“My perspective is a little different than my wife’s,” said 56-year-old Mike Daniel, a towering bear of a man. “For me, the idea of moving from Southern California was to give my wife her dream home. Our kids were grown and gone, and so this was a dream: five acres, horses, raising miniature donkeys, looking over our neighbors’ pastures at deer. But when this started, the dream went nuts. My wife went from being perfectly content — more than that, happy — to crying all the time. I was trying to give her a dream house, and I’ve given her this. If we had known there was even a chance of this happening, we wouldn’t have bought here.”
He is particularly upset that there are no regulations forcing real estate salespeople to disclose things like the possibility of a well 213 feet from your home. “There ought to be full disclosure. There ought to be regulations compelling a due-diligence investigation into this sort of thing. Unfortunately, there are none. And being from Southern California, we didn’t know to ask.”
Apart from the trauma of finding a rotten apple in her Eden, Annette, who has been studying the Barnett Shale, is concerned about the possibility of accidents. “There have been gas explosions that have left craters several hundred feet wide. And if there’s one here, well, our house is going to be in the middle of that crater.”
For a few days at the end of May, things quieted down. The big rig had done its job and was removed. “We finally got to use our pool for the first time,” she said. But a smaller rig was put up just days later. A Devon spokesman said the company will drill multiple wells at the site — and fraccing will start in a couple of weeks.
On top of everything else, Annette said, she worries about what will happen due to the changes in runoff patterns caused by the drill pad. “I don’t know how bad it’s going to get, but I know it’s going to get bad,” she said. “They’re out there changing the floodplain, replacing nearly three acres of absorbing soil and grass with nearly three acres of stone and gravel.”
Devon Energy representative Chip Minty said he couldn’t discuss specifics of the well site affecting the Daniels and the Knapps. But in a written statement, he noted that: “Being a good neighbor is one of Devon’s corporate values, and the relationships we share with the surface owners we work with are important to us. To maintain those relationships, we make it a priority to work with owners to restore their property.
“When the drilling and completion activity is finished and the well is producing, Devon levels the area and makes any necessary repairs to roads, fencing, or other features that have been affected … . We work with surface owners before we begin the project to determine their reseeding and planting preferences and include those in the agreement that is signed before work begins.”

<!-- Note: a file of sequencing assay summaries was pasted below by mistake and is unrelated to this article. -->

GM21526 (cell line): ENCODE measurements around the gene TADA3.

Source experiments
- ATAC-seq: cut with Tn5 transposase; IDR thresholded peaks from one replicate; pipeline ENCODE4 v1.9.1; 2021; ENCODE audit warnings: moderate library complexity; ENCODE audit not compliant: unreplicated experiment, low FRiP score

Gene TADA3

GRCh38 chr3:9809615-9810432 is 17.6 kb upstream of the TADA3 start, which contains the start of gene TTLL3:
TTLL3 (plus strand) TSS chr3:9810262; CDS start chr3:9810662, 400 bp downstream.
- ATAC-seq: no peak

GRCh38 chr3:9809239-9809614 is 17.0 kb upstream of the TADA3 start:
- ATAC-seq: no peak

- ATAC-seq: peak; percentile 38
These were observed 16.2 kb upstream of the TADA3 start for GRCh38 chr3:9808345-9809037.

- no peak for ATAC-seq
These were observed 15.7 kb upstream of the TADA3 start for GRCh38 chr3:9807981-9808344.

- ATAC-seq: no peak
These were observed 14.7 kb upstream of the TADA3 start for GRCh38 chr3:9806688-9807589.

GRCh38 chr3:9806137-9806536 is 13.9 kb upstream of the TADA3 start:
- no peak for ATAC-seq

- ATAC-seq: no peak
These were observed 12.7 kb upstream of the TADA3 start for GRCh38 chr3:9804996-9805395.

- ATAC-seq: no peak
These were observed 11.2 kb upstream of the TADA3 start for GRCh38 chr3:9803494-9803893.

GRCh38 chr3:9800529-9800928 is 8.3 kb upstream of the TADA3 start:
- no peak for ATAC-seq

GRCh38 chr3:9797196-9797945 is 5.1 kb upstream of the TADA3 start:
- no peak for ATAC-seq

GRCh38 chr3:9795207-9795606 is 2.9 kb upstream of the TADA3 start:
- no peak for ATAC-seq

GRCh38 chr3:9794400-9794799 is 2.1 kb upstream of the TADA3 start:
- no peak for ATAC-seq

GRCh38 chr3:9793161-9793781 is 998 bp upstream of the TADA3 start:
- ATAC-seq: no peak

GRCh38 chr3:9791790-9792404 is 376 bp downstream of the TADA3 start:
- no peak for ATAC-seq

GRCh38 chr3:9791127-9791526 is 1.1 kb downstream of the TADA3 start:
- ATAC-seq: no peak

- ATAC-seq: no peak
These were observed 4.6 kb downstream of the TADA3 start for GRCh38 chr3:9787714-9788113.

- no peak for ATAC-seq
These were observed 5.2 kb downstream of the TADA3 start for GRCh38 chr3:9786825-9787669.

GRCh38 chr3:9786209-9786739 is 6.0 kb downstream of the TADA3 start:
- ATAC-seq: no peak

Hogwash, said Knapp, who has never been offered a written agreement of any kind from Devon. “The only thing they told me was that in 60 or 70 years, when the wells go dry, they’ll clean it up. But they never consulted me about anything and refused to give me or my lawyer anything on paper. So they can say what they want, but that’s not what happened here.”
The Daniels’ house sits near the end of a cul de sac in a wonderfully bucolic section of southeast Parker County. The previous owners landscaped the property beautifully, with trees and bushes offering shade from the broiling Texas sun. From the front, the home, with its stone façade, really does look like a dream house. But once you step into the back yard, it’s difficult to ignore the tall wall of brown-wrapped sound-muffling material that runs for a couple of hundred feet along the Daniels’ property about 30 feet from their rear fence line. And it’s impossible to miss the huge drilling rig itself. Despite the sound barrier, the noise of machinery and trucks was constant on a recent visit.
“You know,” Annette Daniel said, “we moved here to eliminate stress from my life. And now I’ve got no quiet, no privacy, no more view of the pastureland or the deer. My dogs sometimes get so upset with the noise that they defecate in their own crates, something they’ve never done.” On one occasion, she said, when she was working her horse in the pen, he got so spooked by a driver gunning his truck down the access road that he almost trampled her.
“We have a little bird sanctuary in our back yard, and it was filled with all sorts of birds. But since the drilling site came in, they’ve nearly all disappeared.
“Our house is not our life,” she said. “But we worked really hard to be able to get to a point where we could purchase a piece of property like this. I can’t even explain how it makes you feel to go through this. From peace and quiet to the invasion of a monster and all these people coming in and devastating the area. This is something you imagine happens in Third World countries, not here.”